Fast "set" implementation for pointers


I have a graph traversal where I’m walking nodes in an expression tree. I implementeda “nodes visited” set using std.AutoHashMap(*const Value, bool):

The hashmap is used like below:

const res = self.visited.getOrPut(root) catch unreachable;
if (!res.found_existing) {
     // visit node

I avoid allocations using clearRetainingCapacity() across multiple calls to the traversal routine.

This traversal with the hashmap is dominating the cost of my graph algorithm, and I suspect it’s probably due to using the default hash function. I wonder if anyone has any experience with faster ways of setting up “pointers hashing” than the defaults?

I know that using something like bitset for the "visited’ set would be faster, but I currently don’t have integer IDs for the nodes, only pointers.

@IntFromPtr then you have in

That autohash code looks sus. How many nodes are you talking about?

The fastest, easiest least useful way is to add a seen flag on each node and color that when doing the traversal then reset at the end. Obviously you can only do one traversal at a time.

That implies an unbounded size for the bitset.

Probably unrelated, but the way to create sets in Zig is to use void for the value type.

std.AutoHashMap(*const Value, void);

This makes the value use up 0 bits.

Would be good to know if it’s the growIfNeeded part of getOrPut or the getOrPutAssumeCapacityAdapted part that’s taking up the most runtime. If it’s the growIfNeeded part, then you might want to use a faster allocator (like c_allocator)

Wyhash looks sus to you?

Thanks for the replies @mcadamy and @squeek502!

Coloring: not a bad idea, actually. That’s definitely a more direct way to keep track of visited nodes.

Currently I have some 100k nodes in my graph and traversal was taking roughly 3 ms. I only need to traverse to get a topological sort of the nodes and I noticed that this was costing more than I expected.

Re using void. Oh, I actually did notice this in a blog post after I had posted this. I tried to read through the HashMap code to see what difference it makes. Is it just storage, or could this have a perf advantage also?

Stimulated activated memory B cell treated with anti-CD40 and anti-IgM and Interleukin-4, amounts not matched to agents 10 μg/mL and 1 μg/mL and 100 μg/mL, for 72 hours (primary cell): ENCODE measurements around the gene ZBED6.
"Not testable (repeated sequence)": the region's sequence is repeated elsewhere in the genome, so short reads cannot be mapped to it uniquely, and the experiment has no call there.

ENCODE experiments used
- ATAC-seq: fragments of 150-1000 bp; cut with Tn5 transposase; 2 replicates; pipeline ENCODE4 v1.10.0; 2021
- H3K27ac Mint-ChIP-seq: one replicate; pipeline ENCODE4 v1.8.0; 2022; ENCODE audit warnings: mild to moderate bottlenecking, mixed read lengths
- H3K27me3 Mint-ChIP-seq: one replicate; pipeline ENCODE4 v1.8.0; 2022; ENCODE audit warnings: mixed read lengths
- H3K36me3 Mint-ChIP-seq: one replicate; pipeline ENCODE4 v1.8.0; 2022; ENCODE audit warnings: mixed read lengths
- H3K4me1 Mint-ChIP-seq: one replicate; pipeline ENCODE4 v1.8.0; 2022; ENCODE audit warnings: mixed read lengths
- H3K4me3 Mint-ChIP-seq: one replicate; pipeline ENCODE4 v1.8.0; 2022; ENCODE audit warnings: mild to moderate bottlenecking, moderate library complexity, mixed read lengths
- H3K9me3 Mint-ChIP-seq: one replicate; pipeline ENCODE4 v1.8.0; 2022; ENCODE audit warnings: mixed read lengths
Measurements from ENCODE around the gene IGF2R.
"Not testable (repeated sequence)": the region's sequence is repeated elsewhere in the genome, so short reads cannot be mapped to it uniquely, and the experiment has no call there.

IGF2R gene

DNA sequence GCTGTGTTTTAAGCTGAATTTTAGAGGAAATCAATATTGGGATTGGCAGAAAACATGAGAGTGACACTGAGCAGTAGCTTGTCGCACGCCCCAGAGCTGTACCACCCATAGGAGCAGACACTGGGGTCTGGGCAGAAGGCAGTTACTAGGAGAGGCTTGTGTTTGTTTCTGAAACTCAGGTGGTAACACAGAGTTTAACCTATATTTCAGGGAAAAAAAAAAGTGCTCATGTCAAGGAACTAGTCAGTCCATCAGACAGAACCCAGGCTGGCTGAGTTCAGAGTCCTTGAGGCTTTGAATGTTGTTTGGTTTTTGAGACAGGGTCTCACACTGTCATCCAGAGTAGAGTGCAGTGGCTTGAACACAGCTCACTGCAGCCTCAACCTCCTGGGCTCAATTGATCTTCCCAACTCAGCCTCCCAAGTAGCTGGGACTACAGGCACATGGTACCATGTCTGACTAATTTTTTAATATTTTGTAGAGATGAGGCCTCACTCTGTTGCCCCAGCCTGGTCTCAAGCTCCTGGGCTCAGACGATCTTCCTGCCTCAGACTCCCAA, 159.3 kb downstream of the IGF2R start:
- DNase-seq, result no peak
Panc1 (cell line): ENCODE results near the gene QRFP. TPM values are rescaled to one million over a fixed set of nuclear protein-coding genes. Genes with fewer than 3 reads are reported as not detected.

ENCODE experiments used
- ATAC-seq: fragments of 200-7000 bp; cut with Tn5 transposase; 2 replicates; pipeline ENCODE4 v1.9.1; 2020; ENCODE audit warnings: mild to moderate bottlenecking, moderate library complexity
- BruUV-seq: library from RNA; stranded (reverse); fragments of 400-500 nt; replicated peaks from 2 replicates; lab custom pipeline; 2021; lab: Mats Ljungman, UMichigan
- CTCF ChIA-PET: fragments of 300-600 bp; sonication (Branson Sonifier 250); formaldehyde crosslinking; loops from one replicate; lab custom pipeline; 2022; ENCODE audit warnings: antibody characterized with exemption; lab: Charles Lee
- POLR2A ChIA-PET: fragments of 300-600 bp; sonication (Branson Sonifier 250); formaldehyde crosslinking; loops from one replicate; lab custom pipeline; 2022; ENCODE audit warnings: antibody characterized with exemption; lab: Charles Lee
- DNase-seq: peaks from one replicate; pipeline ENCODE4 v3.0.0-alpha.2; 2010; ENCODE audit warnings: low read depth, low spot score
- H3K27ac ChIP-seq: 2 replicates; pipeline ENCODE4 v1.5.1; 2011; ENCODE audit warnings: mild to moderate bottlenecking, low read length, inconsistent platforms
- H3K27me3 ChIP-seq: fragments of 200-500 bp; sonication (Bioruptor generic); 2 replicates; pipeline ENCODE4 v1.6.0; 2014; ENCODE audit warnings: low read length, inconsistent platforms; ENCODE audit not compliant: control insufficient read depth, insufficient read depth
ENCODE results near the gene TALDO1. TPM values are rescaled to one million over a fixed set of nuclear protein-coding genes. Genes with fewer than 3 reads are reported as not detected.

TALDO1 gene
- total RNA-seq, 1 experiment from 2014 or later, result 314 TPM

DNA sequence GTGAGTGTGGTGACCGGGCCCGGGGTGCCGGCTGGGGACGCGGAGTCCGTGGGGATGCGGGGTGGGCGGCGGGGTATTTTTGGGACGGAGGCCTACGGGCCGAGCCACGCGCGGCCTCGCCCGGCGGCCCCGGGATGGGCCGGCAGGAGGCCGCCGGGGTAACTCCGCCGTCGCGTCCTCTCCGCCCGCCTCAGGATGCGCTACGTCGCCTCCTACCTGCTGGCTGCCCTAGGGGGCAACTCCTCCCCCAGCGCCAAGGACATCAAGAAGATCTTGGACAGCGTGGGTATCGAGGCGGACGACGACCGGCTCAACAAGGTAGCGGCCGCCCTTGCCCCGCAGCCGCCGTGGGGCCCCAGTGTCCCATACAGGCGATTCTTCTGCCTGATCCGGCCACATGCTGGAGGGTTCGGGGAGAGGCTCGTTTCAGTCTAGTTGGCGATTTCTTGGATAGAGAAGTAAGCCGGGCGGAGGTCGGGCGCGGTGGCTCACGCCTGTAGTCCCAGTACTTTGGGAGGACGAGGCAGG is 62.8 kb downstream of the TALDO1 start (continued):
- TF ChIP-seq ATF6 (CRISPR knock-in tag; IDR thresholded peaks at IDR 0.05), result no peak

BTW I would not expect allocator speed to matter here as I am using clearRetainingCapacity across multiple invocations and I measured performance after the initial allocs had been done. I have noticed though that basically any calls to the GeneralPurposeAllocator kill perf totally, so I usually avoid it. :slight_smile:

I ended up implementing my own minimal linear probing hash for keeping track of the pointer set. I think that’s actually a pretty good fit for this use case, since it can be tuned for exactly this pattern: insert into set, no deletions, no updates of existing values. It’s roughly 2-3x faster now. I’ll switch back to HashMap though if I find an easy way of making that faster.

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I’d be interested in looking into this a bit more if you’d like to provide some details about how to reproduce your results.

Would it just be something like:

  • Create 100k pointers
  • Create std.AutoHashMap(*const Value, void)
  • hash_map.ensureTotalCapacity(100k)
  • Call hash_map.getOrPut(ptr) for all 100k pointers in a random order


There may be some cache effects too when it’s walking the graph and using the HashMap at the same time. I think I’ll be able to put together a test case for this.

FWIW, 3ms for 100k is not really that slow either, that’s like some 30 ns per operation. :slight_smile:

That’d be great. I’m mostly just curious and want to compare it to AutoArrayHashMap and existing non-Zig hash maps if I can to get a sense of if there’s an issue with AutoHashMap.

Are all your nodes stored or able to be stored in a single buffer? That way, instead of pointers you can use u32’s and you can allocate a bitstring with a number of bits equal to the number of items in the buffer. Then you can get or set a single bit from the bitstring to tell whether a node has been visited, where the position in the bitstring matches the index in the buffer.


That’s an alternative that I also had considered earlier. I didn’t want to go for that as I originally didn’t want to couple the node structure with how they’re allocated (e.g., I favored storing pointers instead of indices), but I think this buffer-based allocation strategy has many benefits.

I put the code up on GitHub: GitHub - nurpax/zigrograd: Micrograd in Zig

The auto hashmap vs my own ptrset can be chosen by flipping the useStdHashMap boolean argument on line:

In addition, you can uncomment benchmarking code below to show nanosecond timing for the part that’s using the hashmap:

The timer code at least on Windows gives high precision as I picked up sokol_time from the Sokol library.

I might announce it as a Showcase as I think the code might be of interest to some. It’s a small reimplementation of Andrej Karpathy’s micrograd. It was a fun exercise to implement a little training loop in pure Zig. A lot of the NN concepts are very concrete when written at this level of abstraction.


This should be unnecessary btw, std.time.Timer uses the same APIs as far as I can tell so it should be just as good for this use case.

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Thanks, I had missed that from reading std.time API ref! I changed it to std.time.Timer and that indeed works just as well.